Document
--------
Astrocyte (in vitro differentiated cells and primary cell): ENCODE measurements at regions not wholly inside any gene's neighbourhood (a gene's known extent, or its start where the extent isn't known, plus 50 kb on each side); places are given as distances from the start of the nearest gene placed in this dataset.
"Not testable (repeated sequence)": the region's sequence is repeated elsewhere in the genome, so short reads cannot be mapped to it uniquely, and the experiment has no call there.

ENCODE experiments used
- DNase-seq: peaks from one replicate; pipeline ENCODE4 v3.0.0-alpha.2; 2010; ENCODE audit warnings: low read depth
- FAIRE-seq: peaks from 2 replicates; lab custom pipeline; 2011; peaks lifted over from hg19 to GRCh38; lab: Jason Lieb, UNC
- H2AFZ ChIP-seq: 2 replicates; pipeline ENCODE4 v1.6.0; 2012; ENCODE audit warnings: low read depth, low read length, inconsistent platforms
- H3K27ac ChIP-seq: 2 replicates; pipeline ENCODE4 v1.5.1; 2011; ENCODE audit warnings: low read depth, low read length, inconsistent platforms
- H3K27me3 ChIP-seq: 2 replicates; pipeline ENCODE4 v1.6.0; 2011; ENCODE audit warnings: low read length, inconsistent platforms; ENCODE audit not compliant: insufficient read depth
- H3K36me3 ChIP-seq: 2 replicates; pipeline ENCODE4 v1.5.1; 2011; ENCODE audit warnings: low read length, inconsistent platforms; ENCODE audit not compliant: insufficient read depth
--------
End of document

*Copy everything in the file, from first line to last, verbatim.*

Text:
Astrocyte (in vitro differentiated cells and primary cell): ENCODE measurements at regions not wholly inside any gene's neighbourhood (a gene's known extent, or its start where the extent isn't known, plus 50 kb on each side); places are given as distances from the start of the nearest gene placed in this dataset.
"Not testable (repeated sequence)": the region's sequence is repeated elsewhere in the genome, so short reads cannot be mapped to it uniquely, and the experiment has no call there.

ENCODE experiments used
- DNase-seq: peaks from one replicate; pipeline ENCODE4 v3.0.0-alpha.2; 2010; ENCODE audit warnings: low read depth
- FAIRE-seq: peaks from 2 replicates; lab custom pipeline; 2011; peaks lifted over from hg19 to GRCh38; lab: Jason Lieb, UNC
- H2AFZ ChIP-seq: 2 replicates; pipeline ENCODE4 v1.6.0; 2012; ENCODE audit warnings: low read depth, low read length, inconsistent platforms
- H3K27ac ChIP-seq: 2 replicates; pipeline ENCODE4 v1.5.1; 2011; ENCODE audit warnings: low read depth, low read length, inconsistent platforms
- H3K27me3 ChIP-seq: 2 replicates; pipeline ENCODE4 v1.6.0; 2011; ENCODE audit warnings: low read length, inconsistent platforms; ENCODE audit not compliant: insufficient read depth
- H3K36me3 ChIP-seq: 2 replicates; pipeline ENCODE4 v1.5.1; 2011; ENCODE audit warnings: low read length, inconsistent platforms; ENCODE audit not compliant: insufficient read depth